Blanche Dubois is the protagonist of Tennessee Williams' play, A Streetcar Named Desire. Her character represents a life that is falling apart, and she expresses this disintegration in her inability to control her thoughts, actions, and words in her interactions with the major characters in the play: Stella, Stanley and Mitch.
Blanche's sister, Stella Kowalski, lives with her husband in New Orleans. When Blanche and Stella first see each other in Stella's apartment, Blanche's anxious and babbling behavior is off-putting, and it worries Stella. "No coke, honey," Blanche tells Stella, "not with my nerves tonight" (Williams 11). Blanche's judgmental tone when she criticizes Stella's home is obvious to Stella. But Blanche does not stop her needling: "But you - you put on some weight, yes, you're just a plump as a little partridge" (Williams 14), to which Stella takes offense. Blanche's inability to censor her thoughts to the one person who loves her unconditionally serves as one of the factors that push apart the two sisters. Though Stella worries about Blanche, she is also driven away from her, furthering Blanche's isolation and affecting Stella's final decision about B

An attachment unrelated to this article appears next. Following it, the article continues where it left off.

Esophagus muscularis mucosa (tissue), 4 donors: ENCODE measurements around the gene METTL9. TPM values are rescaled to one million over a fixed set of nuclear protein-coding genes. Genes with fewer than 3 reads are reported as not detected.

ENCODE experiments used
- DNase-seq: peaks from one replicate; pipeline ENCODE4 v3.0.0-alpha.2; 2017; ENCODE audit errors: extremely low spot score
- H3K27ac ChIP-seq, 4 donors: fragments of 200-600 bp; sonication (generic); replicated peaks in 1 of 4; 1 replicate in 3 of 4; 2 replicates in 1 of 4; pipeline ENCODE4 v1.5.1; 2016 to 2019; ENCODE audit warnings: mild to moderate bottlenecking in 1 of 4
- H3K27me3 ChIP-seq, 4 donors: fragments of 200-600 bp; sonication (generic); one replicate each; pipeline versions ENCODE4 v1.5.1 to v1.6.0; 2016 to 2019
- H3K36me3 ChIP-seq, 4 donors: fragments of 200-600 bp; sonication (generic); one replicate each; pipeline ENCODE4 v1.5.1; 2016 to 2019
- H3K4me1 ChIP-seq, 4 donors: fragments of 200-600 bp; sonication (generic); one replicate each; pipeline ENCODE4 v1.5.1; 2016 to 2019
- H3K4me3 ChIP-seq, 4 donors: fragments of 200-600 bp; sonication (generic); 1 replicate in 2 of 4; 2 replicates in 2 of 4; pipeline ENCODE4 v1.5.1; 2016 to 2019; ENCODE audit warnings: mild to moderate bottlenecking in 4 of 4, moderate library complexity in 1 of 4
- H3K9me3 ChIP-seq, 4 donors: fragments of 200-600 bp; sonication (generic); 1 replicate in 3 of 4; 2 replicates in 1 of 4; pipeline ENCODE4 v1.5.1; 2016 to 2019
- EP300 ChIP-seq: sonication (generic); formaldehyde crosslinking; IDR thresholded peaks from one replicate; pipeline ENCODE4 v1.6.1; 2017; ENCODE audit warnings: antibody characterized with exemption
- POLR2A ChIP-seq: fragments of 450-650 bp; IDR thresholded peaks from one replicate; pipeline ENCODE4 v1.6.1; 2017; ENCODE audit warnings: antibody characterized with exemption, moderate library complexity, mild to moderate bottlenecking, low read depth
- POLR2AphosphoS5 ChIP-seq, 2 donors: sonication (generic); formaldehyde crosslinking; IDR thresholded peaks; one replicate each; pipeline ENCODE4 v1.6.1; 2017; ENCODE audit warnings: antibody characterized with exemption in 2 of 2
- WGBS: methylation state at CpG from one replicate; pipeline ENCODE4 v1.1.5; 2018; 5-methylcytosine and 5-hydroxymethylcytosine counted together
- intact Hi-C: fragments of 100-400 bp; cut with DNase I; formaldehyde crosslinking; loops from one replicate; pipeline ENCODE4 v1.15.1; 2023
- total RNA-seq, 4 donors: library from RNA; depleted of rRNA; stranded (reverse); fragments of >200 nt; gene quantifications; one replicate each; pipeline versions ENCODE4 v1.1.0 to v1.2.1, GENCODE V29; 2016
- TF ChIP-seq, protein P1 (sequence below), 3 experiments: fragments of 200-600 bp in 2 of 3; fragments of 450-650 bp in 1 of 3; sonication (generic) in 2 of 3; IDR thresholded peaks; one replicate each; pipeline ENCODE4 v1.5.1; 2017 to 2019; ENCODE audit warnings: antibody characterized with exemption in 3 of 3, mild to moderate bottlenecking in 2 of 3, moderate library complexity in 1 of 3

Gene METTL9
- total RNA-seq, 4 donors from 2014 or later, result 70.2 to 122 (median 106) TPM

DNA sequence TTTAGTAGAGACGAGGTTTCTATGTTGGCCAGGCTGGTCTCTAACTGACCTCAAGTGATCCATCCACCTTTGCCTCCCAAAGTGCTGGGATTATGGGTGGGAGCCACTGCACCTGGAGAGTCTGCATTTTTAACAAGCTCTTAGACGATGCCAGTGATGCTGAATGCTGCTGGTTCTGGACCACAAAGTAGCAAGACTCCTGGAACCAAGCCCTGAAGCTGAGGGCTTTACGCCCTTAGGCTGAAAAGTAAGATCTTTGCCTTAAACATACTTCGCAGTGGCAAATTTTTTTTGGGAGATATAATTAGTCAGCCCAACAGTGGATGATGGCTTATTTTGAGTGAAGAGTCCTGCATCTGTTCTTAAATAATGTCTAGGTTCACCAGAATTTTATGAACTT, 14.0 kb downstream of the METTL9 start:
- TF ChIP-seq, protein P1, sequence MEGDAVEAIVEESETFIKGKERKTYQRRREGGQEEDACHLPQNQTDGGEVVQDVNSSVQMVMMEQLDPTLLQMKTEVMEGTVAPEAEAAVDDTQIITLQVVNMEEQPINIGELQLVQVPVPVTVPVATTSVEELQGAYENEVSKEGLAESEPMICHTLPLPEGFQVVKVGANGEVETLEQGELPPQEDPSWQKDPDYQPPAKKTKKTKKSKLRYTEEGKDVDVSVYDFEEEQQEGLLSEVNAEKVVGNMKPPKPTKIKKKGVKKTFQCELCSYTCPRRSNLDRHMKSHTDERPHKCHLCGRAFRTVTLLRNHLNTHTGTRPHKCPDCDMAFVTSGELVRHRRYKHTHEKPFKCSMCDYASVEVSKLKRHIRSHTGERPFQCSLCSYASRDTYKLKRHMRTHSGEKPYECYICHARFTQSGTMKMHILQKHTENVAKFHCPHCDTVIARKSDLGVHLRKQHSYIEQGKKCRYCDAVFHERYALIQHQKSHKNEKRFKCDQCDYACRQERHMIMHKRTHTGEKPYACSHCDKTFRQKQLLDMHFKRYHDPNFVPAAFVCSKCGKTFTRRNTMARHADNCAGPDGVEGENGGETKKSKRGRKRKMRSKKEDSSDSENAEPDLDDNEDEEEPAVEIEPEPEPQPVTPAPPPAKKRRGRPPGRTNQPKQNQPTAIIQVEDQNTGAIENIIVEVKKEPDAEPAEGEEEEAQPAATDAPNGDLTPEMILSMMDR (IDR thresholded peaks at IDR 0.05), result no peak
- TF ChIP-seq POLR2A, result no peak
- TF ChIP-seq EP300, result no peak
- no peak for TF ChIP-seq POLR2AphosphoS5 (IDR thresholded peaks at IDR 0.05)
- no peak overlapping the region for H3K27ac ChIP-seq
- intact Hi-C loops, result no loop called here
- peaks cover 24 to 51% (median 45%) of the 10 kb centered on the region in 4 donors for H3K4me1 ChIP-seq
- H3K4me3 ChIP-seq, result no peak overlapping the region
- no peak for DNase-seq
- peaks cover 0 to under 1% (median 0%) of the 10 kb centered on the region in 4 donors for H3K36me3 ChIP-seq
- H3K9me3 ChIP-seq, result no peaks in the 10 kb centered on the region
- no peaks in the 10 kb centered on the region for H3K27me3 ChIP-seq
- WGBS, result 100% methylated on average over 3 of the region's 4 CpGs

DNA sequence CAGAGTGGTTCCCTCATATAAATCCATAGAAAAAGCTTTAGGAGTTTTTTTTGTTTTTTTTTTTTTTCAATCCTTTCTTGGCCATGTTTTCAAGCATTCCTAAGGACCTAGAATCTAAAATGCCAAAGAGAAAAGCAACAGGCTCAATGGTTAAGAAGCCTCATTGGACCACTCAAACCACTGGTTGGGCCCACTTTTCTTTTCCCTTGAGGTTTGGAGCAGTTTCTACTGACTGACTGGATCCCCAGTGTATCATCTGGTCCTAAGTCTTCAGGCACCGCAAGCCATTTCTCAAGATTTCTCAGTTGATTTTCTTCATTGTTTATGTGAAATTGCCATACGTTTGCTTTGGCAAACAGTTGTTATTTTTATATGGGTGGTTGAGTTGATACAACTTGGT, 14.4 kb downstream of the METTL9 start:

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Category: Literature - B
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